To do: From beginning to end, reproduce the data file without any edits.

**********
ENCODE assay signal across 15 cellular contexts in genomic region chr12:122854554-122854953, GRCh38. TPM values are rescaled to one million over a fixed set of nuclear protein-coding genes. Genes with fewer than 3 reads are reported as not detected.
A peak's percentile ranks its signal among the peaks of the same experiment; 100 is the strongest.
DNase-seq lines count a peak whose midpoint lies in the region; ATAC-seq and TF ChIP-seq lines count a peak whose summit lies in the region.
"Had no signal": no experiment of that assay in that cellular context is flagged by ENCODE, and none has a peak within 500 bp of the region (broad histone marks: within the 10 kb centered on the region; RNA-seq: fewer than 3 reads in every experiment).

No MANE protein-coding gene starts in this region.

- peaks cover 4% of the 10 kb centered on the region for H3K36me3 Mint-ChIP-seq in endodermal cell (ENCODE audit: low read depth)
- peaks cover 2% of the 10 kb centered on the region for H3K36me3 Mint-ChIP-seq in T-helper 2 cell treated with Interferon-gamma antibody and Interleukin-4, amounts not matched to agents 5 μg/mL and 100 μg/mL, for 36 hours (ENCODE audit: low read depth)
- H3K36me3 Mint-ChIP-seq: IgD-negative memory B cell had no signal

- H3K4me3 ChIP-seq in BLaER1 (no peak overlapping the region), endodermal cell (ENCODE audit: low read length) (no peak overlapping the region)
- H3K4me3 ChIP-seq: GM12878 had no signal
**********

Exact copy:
ENCODE assay signal across 15 cellular contexts in genomic region chr12:122854554-122854953, GRCh38. TPM values are rescaled to one million over a fixed set of nuclear protein-coding genes. Genes with fewer than 3 reads are reported as not detected.
A peak's percentile ranks its signal among the peaks of the same experiment; 100 is the strongest.
DNase-seq lines count a peak whose midpoint lies in the region; ATAC-seq and TF ChIP-seq lines count a peak whose summit lies in the region.
"Had no signal": no experiment of that assay in that cellular context is flagged by ENCODE, and none has a peak within 500 bp of the region (broad histone marks: within the 10 kb centered on the region; RNA-seq: fewer than 3 reads in every experiment).

No MANE protein-coding gene starts in this region.

- peaks cover 4% of the 10 kb centered on the region for H3K36me3 Mint-ChIP-seq in endodermal cell (ENCODE audit: low read depth)
- peaks cover 2% of the 10 kb centered on the region for H3K36me3 Mint-ChIP-seq in T-helper 2 cell treated with Interferon-gamma antibody and Interleukin-4, amounts not matched to agents 5 μg/mL and 100 μg/mL, for 36 hours (ENCODE audit: low read depth)
- H3K36me3 Mint-ChIP-seq: IgD-negative memory B cell had no signal

- H3K4me3 ChIP-seq in BLaER1 (no peak overlapping the region), endodermal cell (ENCODE audit: low read length) (no peak overlapping the region)
- H3K4me3 ChIP-seq: GM12878 had no signal